In addition to wrestling with our flesh and even others, there are times to wrestle with God. Jacob did just that. God came and wrestled with him throughout the night. When Jacob realized he was not wrestling with his brother, but with the Son of God, Jacob would not let go until he received a blessing from God. As part of his blessing, Jacob is now named Israel. On this, Luther wrote, “Israel [means] a prince or God’s fighter, that is, he who wrestles with God and wins. This happens through that faith which holds so firmly to God’s Word, until it overcomes God’s wrath and obtains God as the gracious Father” (TLSB p. 67). Yes, wrestling with God involves overcoming God’s wrath and obtaining God as the gracious Father!

      You can see this with the Canaanite woman in our Gospel. When she approaches Jesus, she does not do so timidly, but with boldness and confidence. She makes her petition before the Lord. She says, “Have mercy on me, O Lord, Son of David; my daughter is severely demon possessed.” You’d think that Jesus would instantly respond by performing a great miracle with great compassion. But Jesus doesn’t respond to her; He remains silent. After the disciples petition Jesus to send her away, Jesus finally spoke, saying, “I was sent only to the lost sheep of the house of Israel.” Given that this woman was a foreigner, she could have gotten the hint and left. But she knew the true nature of Jesus. She knew it was best to stay and wrestle with Him. And so she draws near to Jesus, kneels before Him, and says, “Lord, help me.” Jesus responds with words that sound rather offensive: “It is not right to take the children’s bread and throw it to the dogs.” Instead of getting upset or taking offense, she replied, “Yes, Lord, yet even the dogs eat the crumbs that fall from their masters’ table” (Matt. 15:21-28). She fought against any emotions telling her to run away in tears. Instead, she recognized that everything Jesus said of her is true. She doesn’t deserve God’s mercy. But she will take whatever morsels God will grant her. And so, she, like Jacob, clings to Christ without letting go.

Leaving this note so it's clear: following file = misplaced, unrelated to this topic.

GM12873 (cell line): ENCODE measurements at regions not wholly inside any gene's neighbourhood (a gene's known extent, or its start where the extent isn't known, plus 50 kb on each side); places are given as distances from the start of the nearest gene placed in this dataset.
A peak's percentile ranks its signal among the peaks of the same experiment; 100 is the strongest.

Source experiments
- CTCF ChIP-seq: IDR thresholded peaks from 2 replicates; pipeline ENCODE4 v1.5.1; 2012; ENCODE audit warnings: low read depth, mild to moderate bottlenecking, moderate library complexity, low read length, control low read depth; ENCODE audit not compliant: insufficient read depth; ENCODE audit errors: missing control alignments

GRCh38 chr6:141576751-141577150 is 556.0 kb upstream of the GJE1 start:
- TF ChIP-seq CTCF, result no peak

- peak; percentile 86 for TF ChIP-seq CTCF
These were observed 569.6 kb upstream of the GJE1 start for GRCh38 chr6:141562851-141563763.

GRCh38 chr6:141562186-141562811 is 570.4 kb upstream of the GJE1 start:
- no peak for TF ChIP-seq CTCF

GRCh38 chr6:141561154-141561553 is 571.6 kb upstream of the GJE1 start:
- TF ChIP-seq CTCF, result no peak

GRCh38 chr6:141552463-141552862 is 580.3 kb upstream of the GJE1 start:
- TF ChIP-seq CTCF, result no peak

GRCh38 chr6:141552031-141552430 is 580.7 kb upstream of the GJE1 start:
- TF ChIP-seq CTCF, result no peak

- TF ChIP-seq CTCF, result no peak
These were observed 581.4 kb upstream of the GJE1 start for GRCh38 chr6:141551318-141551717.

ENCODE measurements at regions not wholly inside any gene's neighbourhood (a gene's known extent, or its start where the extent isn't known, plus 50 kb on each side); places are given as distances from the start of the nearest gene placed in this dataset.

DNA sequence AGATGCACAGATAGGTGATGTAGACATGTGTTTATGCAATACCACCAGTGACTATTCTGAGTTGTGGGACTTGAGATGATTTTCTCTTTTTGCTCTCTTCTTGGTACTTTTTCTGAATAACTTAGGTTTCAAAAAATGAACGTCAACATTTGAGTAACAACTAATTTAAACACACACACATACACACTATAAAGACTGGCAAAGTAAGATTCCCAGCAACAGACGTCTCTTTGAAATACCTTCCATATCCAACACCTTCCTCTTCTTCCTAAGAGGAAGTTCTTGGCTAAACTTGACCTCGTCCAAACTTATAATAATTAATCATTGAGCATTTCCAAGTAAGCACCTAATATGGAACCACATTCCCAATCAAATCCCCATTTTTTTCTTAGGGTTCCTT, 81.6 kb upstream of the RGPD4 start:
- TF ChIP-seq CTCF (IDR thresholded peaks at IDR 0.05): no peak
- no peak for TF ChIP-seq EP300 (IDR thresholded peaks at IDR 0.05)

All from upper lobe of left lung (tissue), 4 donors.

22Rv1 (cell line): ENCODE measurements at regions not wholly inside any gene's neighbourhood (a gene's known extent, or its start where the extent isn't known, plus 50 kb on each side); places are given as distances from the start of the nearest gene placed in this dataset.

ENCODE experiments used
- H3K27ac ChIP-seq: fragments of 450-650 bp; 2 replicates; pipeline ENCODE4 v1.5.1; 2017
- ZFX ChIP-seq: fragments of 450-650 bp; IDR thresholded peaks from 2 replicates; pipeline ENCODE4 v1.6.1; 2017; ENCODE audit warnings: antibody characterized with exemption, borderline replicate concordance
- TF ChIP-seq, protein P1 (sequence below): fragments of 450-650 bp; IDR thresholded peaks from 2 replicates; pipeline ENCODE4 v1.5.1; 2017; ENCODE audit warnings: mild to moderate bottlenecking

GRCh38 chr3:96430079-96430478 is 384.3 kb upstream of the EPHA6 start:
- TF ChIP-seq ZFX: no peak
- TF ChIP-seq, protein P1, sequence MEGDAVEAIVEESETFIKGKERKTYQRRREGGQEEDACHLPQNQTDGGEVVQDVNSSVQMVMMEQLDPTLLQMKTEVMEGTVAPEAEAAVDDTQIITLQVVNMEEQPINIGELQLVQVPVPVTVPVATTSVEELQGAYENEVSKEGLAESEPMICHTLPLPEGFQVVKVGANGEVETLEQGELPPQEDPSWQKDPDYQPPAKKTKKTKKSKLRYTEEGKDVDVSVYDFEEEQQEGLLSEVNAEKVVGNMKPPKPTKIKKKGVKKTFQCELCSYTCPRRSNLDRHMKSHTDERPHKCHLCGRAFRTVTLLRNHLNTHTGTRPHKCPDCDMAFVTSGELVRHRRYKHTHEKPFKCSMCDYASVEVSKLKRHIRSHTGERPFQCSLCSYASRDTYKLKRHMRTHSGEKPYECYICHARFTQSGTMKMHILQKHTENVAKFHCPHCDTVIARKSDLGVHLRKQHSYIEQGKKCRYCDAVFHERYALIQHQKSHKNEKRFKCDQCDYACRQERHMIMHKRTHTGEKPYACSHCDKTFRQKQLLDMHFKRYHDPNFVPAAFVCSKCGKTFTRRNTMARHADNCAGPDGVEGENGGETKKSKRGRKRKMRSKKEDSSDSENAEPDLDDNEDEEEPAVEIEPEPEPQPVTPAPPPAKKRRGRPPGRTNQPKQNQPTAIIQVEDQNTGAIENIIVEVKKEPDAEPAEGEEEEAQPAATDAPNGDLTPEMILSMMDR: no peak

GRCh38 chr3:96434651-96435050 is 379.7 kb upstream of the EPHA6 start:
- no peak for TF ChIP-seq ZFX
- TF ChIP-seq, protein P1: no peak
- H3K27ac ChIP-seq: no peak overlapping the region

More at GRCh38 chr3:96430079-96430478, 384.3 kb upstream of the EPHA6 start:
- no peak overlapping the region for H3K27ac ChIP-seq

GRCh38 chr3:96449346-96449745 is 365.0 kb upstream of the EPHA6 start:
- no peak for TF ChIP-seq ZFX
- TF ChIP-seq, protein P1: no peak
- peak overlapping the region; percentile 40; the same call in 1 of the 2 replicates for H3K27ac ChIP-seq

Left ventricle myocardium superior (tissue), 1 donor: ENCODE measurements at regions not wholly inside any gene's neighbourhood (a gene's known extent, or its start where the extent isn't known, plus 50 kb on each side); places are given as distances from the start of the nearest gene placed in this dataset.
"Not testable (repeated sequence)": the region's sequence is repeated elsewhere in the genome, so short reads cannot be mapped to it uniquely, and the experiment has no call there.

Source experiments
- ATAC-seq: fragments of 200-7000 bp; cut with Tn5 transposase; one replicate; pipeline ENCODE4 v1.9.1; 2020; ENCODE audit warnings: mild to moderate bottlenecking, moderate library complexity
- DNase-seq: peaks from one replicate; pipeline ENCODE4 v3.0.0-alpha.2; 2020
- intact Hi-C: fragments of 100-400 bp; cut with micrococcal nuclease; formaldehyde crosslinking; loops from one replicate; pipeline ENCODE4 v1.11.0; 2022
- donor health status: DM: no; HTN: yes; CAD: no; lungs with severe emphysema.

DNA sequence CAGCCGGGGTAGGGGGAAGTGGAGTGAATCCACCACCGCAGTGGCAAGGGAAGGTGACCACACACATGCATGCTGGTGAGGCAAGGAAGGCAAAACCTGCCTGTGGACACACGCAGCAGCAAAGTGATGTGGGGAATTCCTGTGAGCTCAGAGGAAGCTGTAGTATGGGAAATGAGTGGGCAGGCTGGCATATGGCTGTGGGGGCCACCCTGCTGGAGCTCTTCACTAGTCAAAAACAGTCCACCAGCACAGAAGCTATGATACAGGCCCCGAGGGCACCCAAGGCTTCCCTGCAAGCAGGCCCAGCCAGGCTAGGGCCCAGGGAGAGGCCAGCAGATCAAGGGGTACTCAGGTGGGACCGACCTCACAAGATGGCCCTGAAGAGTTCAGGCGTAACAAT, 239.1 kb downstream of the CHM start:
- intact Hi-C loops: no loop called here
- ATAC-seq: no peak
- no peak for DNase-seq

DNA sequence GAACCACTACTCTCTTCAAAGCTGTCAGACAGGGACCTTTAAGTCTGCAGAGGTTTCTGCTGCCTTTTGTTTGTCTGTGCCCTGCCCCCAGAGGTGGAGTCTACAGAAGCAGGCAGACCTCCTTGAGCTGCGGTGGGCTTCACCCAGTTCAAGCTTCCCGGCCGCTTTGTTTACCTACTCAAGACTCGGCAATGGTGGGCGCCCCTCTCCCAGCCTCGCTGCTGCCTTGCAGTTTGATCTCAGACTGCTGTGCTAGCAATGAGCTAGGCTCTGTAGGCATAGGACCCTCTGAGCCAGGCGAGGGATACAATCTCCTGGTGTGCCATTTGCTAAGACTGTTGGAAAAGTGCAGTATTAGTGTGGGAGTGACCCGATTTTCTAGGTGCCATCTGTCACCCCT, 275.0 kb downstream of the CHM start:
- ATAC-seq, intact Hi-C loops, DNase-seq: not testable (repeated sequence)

God is no opponent to despise, so they wrestle with Him, knowing that He will provide for them every blessing.

      And that is exactly what He does. God blessed Jacob that night. And God blessed the Canaanite woman. He healed her daughter and upheld this foreign woman as an excellent example faith.

      In the same way, God blesses you. He blesses you by sending His Son to save you from your sins. Jesus paid for the many times you have been immoral with your thoughts and deeds. Jesus even paid for the sins of adultery and divorce. He paid for the sins of neglecting children or not wanting them. He paid for the sin of revenge, or fighting brothers in the faith. And Jesus paid for the times we have been too timid to come before God to receive His great blessings.

      When God promises to give us things, let us be bold in receiving them. Jesus promises that the Lord’s Supper will unite you to Himself and forgive you of your sins. Jesus promises the Absolution will do what it says. Jesus promises the Holy Spirit will strengthen your faith through the Word of God. Wrestle to receive them. Do not let go. For in Christ and through His Word, your sins are cancelled out and you are declared a saint—a child of God—acceptable to Heaven. Amen.

      The peace of God which passes all understanding keep your hearts and minds in Christ Jesus to life everlasting. Amen